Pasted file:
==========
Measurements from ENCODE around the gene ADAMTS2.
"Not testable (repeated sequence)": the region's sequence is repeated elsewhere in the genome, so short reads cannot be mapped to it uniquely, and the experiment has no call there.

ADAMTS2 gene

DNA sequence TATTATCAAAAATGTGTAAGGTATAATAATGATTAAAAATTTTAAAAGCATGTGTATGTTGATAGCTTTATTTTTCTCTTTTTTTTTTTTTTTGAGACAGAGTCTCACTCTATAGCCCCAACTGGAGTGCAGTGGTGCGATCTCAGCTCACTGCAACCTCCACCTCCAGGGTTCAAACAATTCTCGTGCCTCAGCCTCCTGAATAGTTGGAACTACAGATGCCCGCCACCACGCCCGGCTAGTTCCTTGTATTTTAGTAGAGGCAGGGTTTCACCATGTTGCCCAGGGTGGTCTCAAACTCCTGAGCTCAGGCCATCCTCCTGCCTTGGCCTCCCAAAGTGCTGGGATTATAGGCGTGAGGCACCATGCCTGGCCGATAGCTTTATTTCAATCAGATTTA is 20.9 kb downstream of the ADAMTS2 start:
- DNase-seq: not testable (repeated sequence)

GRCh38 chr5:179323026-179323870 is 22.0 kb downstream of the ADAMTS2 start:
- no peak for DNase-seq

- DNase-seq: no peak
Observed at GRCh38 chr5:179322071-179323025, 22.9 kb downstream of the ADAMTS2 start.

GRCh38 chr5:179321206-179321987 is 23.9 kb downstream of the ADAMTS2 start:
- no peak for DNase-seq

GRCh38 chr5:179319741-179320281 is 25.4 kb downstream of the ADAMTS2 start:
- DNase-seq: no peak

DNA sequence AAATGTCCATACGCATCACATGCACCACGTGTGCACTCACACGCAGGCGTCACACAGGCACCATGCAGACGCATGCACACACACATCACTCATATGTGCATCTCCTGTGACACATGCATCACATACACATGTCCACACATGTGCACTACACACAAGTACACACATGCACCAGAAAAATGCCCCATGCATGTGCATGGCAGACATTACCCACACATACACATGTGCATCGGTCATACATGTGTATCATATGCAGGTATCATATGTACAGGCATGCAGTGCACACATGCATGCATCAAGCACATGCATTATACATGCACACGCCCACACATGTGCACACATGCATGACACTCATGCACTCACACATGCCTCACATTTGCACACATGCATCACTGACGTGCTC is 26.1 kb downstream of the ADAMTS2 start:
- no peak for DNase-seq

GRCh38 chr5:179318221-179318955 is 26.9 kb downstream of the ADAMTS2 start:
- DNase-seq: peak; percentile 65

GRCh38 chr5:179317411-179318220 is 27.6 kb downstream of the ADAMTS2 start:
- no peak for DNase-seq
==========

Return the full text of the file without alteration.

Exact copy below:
Measurements from ENCODE around the gene ADAMTS2.
"Not testable (repeated sequence)": the region's sequence is repeated elsewhere in the genome, so short reads cannot be mapped to it uniquely, and the experiment has no call there.

ADAMTS2 gene

DNA sequence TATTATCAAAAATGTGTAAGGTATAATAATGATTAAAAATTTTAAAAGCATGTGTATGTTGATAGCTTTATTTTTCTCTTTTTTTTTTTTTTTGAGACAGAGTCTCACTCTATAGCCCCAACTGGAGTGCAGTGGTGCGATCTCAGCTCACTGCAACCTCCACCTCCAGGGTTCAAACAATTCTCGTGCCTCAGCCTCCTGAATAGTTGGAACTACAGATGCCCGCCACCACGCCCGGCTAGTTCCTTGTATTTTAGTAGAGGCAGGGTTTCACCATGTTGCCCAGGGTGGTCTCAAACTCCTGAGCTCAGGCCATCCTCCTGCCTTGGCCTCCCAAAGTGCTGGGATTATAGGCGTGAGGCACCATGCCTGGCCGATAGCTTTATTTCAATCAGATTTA is 20.9 kb downstream of the ADAMTS2 start:
- DNase-seq: not testable (repeated sequence)

GRCh38 chr5:179323026-179323870 is 22.0 kb downstream of the ADAMTS2 start:
- no peak for DNase-seq

- DNase-seq: no peak
Observed at GRCh38 chr5:179322071-179323025, 22.9 kb downstream of the ADAMTS2 start.

GRCh38 chr5:179321206-179321987 is 23.9 kb downstream of the ADAMTS2 start:
- no peak for DNase-seq

GRCh38 chr5:179319741-179320281 is 25.4 kb downstream of the ADAMTS2 start:
- DNase-seq: no peak

DNA sequence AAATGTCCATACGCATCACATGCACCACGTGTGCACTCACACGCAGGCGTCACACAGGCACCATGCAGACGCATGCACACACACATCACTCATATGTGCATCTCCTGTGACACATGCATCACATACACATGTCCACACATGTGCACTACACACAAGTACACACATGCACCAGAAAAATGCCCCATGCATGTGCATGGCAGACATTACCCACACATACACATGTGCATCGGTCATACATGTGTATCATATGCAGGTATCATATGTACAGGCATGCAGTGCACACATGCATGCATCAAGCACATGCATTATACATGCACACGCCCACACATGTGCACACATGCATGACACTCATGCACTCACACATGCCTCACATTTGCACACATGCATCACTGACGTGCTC is 26.1 kb downstream of the ADAMTS2 start:
- no peak for DNase-seq

GRCh38 chr5:179318221-179318955 is 26.9 kb downstream of the ADAMTS2 start:
- DNase-seq: peak; percentile 65

GRCh38 chr5:179317411-179318220 is 27.6 kb downstream of the ADAMTS2 start:
- no peak for DNase-seq